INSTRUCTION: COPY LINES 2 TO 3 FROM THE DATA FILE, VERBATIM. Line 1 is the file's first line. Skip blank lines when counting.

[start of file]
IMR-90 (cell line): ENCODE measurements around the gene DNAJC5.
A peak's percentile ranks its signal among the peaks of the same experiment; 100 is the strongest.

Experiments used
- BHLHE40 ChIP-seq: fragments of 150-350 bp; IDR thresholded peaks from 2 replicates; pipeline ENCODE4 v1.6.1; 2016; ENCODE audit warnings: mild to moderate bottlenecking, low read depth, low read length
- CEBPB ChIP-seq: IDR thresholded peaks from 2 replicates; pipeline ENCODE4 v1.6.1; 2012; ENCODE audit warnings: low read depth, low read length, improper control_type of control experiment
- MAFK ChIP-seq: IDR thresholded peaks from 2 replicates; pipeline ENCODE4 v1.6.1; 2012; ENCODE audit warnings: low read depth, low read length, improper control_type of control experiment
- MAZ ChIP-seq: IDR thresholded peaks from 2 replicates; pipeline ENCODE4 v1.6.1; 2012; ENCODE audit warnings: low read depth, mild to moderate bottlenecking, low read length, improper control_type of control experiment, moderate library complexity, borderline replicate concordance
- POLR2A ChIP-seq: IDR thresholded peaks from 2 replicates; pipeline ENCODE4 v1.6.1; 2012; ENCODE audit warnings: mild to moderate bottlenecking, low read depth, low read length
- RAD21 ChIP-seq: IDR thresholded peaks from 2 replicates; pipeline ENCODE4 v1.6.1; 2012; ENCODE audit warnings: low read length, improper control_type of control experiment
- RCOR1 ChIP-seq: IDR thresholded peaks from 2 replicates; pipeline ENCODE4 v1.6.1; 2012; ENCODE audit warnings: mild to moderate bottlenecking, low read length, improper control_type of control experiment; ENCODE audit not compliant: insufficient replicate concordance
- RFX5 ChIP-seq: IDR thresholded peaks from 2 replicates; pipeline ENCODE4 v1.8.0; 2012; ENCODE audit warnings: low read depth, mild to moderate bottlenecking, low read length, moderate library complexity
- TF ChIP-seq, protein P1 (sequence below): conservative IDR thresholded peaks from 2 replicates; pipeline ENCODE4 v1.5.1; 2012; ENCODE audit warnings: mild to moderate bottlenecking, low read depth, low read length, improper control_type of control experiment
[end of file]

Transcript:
A peak's percentile ranks its signal among the peaks of the same experiment; 100 is the strongest.

Experiments used